Staying in Europe (Schengen area) for more than 90 days…

90 days in Schengen is not enough! Unless you plan on spending no more than 2 days in each country you’ll miss out on large swathes of Europe, so it’s worth figuring out a few ways to get a bit longer time in arguably the world’s greatest continent 🙂

I’ve listed a below a few ways this can be done…

Working holiday Visa (Germany and Italy)

I am not fully up to date on how this works with America, but I’ll give the low down for all Aussie travellers. All visa applications must be lodged in person in Australia. You must make an appointment with your local Italian or German consulate. The working holiday visa programme is a bilateral partnership with Germany and Australia and Australia and Italy. Although considered a working holiday visa you do not actually have to work during your stay! You should apply at least 3 months in advance, and for the Italian visa you have to go to a police headquarters of an Italian city to get a permit to stay. Check out the websites for the full information on how to obtain either visa.

http://www.australien.diplo.de/Vertretung/australien/en/Visa/Working-Holiday.html.

http://italy.embassy.gov.au/rome/new.html

 

Got an English or European grandparent?

If you’ve got relatives less than 2 degrees of separation away you’re set! Apply for a passport and you can live and work anywhere in EU provided that country is Schengen. I’m half Brit, thanks mum! So I can live and work here 😀

 

Student visa

This is fairly simple to get in theory… You just have to enrol in a university in a Schengen Country. There will be a fair bit of bureaucracy as you’ll have to get certificates from your home country school, police certificates, passport photos, have residency status, health insurance and explain why you want to be in the course. The university you apply for will give you the full run down on this. Note… Saying because you wanna travel Europe is not a good idea 😉 Different courses obviously cost different amounts but some of the Masters programs are insanely good value (under 1000 euros a semester). So, to get to stay in Europe for a few years, it’s a pretty sweet deal!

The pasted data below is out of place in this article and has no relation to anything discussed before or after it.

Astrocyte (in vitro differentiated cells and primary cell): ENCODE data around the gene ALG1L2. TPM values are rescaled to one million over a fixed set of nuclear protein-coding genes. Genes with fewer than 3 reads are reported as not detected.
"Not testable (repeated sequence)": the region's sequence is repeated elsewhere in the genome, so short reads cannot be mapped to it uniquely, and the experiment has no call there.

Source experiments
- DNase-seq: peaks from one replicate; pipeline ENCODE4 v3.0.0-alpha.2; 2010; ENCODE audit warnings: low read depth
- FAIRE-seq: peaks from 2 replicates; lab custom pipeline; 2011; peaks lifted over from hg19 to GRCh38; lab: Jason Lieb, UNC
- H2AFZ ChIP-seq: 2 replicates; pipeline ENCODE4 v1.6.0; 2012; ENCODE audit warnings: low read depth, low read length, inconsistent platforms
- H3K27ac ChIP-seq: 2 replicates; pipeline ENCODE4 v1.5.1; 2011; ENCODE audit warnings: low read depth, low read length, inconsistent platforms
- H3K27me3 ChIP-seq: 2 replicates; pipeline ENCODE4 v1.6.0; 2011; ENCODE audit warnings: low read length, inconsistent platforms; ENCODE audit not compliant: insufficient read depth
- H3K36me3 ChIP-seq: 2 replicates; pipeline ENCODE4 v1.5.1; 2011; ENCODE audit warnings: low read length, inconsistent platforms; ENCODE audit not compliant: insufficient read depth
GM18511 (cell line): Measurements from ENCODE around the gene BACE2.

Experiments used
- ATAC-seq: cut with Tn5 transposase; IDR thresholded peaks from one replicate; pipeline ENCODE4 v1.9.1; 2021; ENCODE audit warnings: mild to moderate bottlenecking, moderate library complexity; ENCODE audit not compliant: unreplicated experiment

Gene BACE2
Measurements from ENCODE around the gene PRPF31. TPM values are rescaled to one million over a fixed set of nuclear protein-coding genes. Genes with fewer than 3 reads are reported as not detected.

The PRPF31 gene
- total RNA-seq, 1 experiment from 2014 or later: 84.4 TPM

Be self employed

If you’re self employed you can get a special visa. As far as I’m aware only Germany offers this (I met a traveller who had one for there). He had one year in the EU but it is available for up to 2. As long as you can show you’re a freelancer of some sort you can get it! So if you’re a copyrighter, ghost writer, web designer, agent or something similar you’re in luck!

To get this visa you must apply when IN Germany. It’s quite quick, generally taking under a week. You’ll need all the usual bureaucratic stuff like a passport, passport photos and bank statements. In addition to that you have to get health insurance in Germany (Super easy, just go to the GKV – it’s a government office – and pay for self insurance), have a copy of your resume (to prove you are a freelance worker), and evidence that you’re living in Germany (any rental agreement is fine). Find a german friend (they’re quiet easy to find, great people, even if they often have a somewhat weird humour 😉 ) to speed the process along and you’re well on your way! Don’t worry too much if yo udo it near the end of your stay of your original 90 day visa, the german government is pretty efficient and if you’re close to the end they’ll give you a 3 month temporary visa to tide you over while the work visa processes.

 

And… if all else fails… shack up with a European! There’s some very good looking men and women in this part of the world 😉

 

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